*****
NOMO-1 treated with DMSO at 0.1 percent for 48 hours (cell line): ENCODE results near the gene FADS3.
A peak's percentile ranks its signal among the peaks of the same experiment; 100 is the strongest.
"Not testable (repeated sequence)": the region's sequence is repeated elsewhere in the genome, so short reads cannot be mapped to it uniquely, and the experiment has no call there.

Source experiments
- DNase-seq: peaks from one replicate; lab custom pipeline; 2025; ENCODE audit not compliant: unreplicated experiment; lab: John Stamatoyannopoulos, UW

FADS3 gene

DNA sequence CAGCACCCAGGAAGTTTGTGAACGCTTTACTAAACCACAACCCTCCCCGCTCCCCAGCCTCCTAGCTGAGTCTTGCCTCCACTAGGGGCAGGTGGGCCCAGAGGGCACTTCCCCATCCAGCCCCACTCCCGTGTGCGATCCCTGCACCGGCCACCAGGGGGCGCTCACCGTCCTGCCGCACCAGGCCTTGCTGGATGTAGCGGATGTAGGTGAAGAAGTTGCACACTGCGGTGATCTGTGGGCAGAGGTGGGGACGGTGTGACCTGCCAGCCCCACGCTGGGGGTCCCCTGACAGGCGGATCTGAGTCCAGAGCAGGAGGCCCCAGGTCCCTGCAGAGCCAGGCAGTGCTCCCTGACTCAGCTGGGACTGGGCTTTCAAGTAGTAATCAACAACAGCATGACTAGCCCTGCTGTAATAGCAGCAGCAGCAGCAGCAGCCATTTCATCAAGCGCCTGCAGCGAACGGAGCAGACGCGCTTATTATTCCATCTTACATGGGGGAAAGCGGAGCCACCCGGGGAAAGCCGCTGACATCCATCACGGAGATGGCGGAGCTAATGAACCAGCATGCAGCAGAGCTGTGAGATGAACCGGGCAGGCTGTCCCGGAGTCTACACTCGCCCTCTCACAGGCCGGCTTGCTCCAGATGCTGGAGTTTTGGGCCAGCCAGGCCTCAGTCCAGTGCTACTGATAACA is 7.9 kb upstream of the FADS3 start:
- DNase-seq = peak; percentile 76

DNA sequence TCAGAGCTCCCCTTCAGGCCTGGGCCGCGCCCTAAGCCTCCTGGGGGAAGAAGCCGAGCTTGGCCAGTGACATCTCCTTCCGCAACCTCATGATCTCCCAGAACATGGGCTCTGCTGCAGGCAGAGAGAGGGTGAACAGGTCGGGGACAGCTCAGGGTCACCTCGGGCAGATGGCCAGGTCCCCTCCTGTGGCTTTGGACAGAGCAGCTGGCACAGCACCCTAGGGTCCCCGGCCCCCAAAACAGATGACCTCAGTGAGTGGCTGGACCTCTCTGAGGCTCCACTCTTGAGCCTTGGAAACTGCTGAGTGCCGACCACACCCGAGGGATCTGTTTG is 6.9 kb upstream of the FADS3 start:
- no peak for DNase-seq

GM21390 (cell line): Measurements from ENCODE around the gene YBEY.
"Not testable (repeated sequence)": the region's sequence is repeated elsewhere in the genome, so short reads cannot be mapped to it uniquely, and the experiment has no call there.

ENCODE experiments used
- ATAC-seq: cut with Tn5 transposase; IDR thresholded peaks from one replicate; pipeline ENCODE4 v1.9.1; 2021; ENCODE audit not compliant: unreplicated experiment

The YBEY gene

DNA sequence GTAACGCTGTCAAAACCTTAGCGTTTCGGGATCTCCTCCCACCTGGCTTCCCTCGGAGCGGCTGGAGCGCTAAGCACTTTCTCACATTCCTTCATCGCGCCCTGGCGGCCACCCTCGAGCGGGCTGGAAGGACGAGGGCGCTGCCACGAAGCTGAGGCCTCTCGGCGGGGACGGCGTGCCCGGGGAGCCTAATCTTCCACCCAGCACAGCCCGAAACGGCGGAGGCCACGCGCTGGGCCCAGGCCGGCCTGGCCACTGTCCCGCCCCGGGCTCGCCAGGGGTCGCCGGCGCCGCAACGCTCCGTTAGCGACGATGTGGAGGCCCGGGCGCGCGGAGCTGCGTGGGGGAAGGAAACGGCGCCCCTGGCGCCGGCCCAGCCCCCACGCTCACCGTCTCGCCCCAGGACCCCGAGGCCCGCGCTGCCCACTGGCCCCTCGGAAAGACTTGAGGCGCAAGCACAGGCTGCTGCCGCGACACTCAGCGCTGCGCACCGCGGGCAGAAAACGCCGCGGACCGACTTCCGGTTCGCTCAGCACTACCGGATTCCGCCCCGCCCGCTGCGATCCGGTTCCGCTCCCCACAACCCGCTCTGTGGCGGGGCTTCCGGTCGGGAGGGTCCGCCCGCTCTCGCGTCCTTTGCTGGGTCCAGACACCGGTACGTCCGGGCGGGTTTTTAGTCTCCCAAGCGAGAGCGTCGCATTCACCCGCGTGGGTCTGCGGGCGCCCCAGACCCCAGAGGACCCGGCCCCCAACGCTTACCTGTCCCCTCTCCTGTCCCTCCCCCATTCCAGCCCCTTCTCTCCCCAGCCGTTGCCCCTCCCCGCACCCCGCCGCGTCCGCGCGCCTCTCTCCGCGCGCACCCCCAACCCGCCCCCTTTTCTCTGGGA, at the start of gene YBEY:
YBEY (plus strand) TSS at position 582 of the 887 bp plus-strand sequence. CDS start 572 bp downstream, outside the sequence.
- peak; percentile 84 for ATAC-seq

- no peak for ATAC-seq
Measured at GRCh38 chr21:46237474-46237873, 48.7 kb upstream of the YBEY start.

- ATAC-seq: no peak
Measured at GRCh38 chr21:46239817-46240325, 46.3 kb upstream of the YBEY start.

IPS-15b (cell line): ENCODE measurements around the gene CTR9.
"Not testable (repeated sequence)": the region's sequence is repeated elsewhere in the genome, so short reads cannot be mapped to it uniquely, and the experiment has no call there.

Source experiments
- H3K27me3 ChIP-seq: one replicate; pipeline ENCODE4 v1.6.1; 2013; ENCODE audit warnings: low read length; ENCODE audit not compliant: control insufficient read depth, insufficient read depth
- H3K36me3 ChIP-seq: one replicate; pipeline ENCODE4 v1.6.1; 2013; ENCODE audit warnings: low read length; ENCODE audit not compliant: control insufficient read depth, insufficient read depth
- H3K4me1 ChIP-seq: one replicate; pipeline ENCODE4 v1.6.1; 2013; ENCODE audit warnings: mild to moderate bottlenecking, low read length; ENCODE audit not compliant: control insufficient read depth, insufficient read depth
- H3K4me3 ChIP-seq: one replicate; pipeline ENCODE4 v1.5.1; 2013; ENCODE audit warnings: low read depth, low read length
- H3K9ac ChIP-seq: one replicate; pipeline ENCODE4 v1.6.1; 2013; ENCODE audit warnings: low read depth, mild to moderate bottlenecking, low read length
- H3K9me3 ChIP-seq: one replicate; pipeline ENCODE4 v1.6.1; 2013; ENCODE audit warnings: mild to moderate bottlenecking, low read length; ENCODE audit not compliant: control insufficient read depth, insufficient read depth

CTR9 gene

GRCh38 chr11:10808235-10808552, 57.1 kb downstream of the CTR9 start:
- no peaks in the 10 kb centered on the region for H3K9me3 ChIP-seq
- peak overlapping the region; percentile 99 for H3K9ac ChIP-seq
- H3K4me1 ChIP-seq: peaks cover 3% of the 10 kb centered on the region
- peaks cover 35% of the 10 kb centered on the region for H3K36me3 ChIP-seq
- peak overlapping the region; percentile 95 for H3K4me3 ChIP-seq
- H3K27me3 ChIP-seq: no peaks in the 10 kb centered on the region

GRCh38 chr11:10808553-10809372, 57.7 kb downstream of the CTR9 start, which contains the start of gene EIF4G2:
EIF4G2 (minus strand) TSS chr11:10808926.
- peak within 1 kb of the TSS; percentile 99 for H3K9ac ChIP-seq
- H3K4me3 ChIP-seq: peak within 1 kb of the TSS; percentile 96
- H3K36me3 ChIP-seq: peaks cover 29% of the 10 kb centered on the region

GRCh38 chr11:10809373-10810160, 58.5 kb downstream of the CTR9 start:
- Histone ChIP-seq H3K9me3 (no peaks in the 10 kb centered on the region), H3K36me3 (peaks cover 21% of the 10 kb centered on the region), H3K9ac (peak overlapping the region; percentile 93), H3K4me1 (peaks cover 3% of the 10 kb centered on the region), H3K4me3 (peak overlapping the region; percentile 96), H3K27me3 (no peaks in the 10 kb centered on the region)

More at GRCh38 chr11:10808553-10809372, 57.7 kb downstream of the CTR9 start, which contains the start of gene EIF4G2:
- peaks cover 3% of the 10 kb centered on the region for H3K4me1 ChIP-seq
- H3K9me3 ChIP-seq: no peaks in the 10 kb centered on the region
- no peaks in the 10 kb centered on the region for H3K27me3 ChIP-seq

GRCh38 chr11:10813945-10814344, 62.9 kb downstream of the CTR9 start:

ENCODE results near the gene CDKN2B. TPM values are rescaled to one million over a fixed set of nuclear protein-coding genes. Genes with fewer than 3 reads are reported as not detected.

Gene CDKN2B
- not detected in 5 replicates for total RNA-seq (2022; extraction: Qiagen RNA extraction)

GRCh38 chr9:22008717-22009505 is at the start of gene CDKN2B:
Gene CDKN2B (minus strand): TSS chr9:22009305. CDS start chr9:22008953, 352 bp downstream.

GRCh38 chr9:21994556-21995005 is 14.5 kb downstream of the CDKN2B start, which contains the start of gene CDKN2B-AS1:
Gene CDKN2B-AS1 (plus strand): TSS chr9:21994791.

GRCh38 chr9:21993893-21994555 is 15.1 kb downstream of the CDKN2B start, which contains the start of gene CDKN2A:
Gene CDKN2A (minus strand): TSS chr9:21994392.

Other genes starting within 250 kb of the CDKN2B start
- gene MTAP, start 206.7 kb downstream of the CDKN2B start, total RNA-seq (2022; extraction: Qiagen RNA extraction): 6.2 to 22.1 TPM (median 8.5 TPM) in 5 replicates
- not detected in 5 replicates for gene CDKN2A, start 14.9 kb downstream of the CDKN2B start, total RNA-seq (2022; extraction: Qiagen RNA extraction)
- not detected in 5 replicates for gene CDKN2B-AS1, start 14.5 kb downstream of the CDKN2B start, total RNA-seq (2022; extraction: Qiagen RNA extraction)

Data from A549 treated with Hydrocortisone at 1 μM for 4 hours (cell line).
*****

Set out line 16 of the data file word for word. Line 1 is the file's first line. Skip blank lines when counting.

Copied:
DNA sequence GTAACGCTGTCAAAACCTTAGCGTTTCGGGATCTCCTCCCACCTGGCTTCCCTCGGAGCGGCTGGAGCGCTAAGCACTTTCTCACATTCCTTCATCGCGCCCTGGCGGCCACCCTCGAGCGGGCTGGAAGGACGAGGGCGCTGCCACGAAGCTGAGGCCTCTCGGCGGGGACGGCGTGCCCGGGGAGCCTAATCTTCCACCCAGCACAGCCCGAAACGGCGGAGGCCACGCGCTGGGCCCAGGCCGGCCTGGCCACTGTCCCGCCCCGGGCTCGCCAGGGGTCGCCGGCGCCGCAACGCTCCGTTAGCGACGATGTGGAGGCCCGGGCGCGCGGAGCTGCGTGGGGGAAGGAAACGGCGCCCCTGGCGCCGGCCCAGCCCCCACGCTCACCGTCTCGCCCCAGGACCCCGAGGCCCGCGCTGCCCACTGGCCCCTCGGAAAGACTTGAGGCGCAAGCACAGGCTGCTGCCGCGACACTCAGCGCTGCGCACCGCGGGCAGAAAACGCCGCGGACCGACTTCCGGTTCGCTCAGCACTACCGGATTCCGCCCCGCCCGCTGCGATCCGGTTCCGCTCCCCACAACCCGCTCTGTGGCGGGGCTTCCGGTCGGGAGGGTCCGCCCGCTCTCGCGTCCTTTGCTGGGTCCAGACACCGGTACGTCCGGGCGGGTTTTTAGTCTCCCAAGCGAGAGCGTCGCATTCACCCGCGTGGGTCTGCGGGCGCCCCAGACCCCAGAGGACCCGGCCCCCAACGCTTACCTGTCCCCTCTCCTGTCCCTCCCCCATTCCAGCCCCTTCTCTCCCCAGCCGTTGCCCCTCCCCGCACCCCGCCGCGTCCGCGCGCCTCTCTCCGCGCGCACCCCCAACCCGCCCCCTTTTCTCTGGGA, at the start of gene YBEY: